Jake Walles | Nonresident senior fellow in the Carnegie Middle East Program
I’ll be watching for the Trump administration’s next move on Israel and Palestine, following President Donald Trump’s decision to recognize Jerusalem as Israel’s capital. The decision provoked an angry reaction from Palestinian Authority President Mahmoud Abbas, who declared that the United States could no longer serve as an intermediary in peace negotiations. Will Trump still put forward a peace plan under these circumstances? Predicting what this president will do is never easy, but I suspect he will go ahead with a plan. To do otherwise would appear to validate his critics who said that the decision on Jerusalem would undermine prospects for peace.
If there is a plan, then, I’ll be looking first to see how it addresses permanent-status issues, especially Jerusalem. Unless the administration is prepared to make a clear statement about a Palestinian state with a capital in East Jerusalem—an unlikely step—the Palestinians won’t reengage and the plan will go nowhere. Trump’s team may instead focus on aligning Israel and the Gulf states more closely. Such an approach may serve the administration’s regional objectives vis-à-vis Iran, but it would do nothing to bring Israel and the Palestinians any closer to peace.
Maha Yahya | Director of the Carnegie Middle East Center, Beirut
The year 2018 may bring changes in Iraq’s political landscape, marked by three significant factors. First, Grand Ayatollah Ali al-Sistani’s tacit support for Prime Minister Haidar al-Abadi’s efforts to rebalance Iraq’s relations with Iran on a state-to-state basis is lending these efforts considerable credence among Iraqis.
This is particularly important in light of the second factor, the upcoming parliamentary elections, which are likely to trigger a change in the country’s political makeup and represent a challenge to Abadi, because of the participation of the Popular Mobilization Forces (PMF). The PMF played a key role in the liberation of Iraqi territory from the Islamic State, and many of its groups are supported by Iran.
And finally, Abadi’s (and Muqtada al-Sadr’s) opening to Saudi Arabia has sought to meaningfully reset the country’s relationship with its Arab neighbor for the first time since Iraq invaded Kuwait in 1990. Visits by trade delegations and increasing Saudi investment in Iraq are already underway. But beyond political gains, this rapprochement can further soften Sunni-Shi‘a polarization in Iraq and reinforce the overall mood of national unity set by the liberation of Iraqi territory from Islamic State control.
In Lebanon, Saudi-Lebanese tensions that were most apparent in the events surrounding the momentary resignation of Prime Minister Saad Hariri are far from over. Two battlefronts will take shape in the coming few months. The first is parliamentary elections, scheduled for May 2018, in which Hariri’s alliances are likely to be dictated by a growing rapprochement with President Michel Aoun and his party as well as their close ally Hezbollah.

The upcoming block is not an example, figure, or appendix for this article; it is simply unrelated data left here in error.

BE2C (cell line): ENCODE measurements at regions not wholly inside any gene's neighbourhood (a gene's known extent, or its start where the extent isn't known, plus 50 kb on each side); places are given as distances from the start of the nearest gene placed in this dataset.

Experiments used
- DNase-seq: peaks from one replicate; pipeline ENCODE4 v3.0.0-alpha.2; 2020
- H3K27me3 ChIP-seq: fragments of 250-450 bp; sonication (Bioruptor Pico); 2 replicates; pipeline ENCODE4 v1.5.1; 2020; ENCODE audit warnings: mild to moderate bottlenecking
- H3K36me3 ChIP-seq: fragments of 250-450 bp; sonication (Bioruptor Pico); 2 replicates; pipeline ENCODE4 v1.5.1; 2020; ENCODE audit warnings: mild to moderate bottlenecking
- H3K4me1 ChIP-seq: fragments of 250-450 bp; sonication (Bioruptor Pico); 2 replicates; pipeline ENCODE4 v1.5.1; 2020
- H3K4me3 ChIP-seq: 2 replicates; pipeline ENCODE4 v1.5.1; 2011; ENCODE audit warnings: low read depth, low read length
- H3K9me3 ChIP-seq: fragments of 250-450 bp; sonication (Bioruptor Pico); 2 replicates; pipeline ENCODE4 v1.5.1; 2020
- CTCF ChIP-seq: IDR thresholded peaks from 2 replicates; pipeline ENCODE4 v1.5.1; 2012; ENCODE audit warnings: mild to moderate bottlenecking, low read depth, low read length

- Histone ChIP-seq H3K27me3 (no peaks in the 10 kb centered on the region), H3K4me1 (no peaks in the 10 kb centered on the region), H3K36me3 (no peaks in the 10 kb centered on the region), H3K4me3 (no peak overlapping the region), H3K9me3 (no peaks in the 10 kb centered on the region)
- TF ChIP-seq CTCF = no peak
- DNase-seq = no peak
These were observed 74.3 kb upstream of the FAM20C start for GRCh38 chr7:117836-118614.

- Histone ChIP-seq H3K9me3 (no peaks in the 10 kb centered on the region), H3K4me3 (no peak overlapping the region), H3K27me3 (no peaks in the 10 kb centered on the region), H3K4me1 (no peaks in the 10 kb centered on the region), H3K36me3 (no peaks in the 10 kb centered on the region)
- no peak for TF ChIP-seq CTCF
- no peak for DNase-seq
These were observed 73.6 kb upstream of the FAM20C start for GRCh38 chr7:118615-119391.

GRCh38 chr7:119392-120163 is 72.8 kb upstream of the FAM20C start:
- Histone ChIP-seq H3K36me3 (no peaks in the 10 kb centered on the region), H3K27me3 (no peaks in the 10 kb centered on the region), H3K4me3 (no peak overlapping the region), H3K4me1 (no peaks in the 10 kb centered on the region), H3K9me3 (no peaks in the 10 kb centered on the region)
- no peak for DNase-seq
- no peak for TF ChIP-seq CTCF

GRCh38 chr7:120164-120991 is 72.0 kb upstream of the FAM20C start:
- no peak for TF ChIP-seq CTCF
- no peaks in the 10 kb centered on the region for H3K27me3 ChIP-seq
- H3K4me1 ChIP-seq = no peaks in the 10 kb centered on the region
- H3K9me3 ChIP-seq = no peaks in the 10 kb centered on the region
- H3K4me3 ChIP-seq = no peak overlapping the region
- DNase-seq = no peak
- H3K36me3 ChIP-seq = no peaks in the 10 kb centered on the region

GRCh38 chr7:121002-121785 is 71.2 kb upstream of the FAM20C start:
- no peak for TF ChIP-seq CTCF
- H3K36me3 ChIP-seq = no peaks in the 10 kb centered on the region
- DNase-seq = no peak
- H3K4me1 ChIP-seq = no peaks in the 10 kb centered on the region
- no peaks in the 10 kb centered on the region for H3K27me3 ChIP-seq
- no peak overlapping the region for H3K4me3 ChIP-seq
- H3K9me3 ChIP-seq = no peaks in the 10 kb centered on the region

The second is the Lebanese government’s declared policy of regional dissociation, reinforced by Hariri when he rescinded his resignation, and which is likely to face considerable challenges in the year to come. Upcoming battles in Syria as well as in Yemen may put this policy to the test for a government with few effective means of implementing it.
Meanwhile, the push to repatriate some one million Syrian refugees will likely be used again to pressure the government to normalize relations with Syria’s regime, something Hariri has declared he will not do. So, while international support for Lebanon may guarantee a measure of political and economic stability, addressing the country’s woes in a turbulent region necessitates concerted concessions by the party that believes it is winning.
Sarah Yerkes | Fellow in the Carnegie Middle East Program
One thing I will be watching is whether and how President Donald Trump’s statement on Jerusalem continues to reverberate across the region. While much has been written on the implications of the U.S. policy shift in countries surrounding Israel, such as Lebanon, Jordan, and Egypt, few are paying attention to more far-flung Arab states such as Morocco and Tunisia.
I was in Tunis when Trump made his announcement and witnessed the intense emotional reaction of many Tunisians. At a national conference that had nothing to do with Palestine, the head of the national anti-corruption body had a scarf ceremoniously draped around his neck with images of the Al-Aqsa Mosque and the Tunisian flag. Thousands of Tunisians went into the streets to protest the U.S. decision, with some burning images of the American flag. The powerful Tunisian General Labor Union called the statement a “declaration of war” and Tunisia was one of only three countries (along with Morocco and Iraq) to summon the U.S. ambassador immediately after the announcement. This may not be surprising in a country that once hosted the Palestine Liberation Organization. However, Tunisia is also one of the United States’ most committed partners, so it will be interesting to see what impact Trump’s decision has on the U.S.-Tunisia relationship, or if the fury over this fizzles out in the early days of 2018.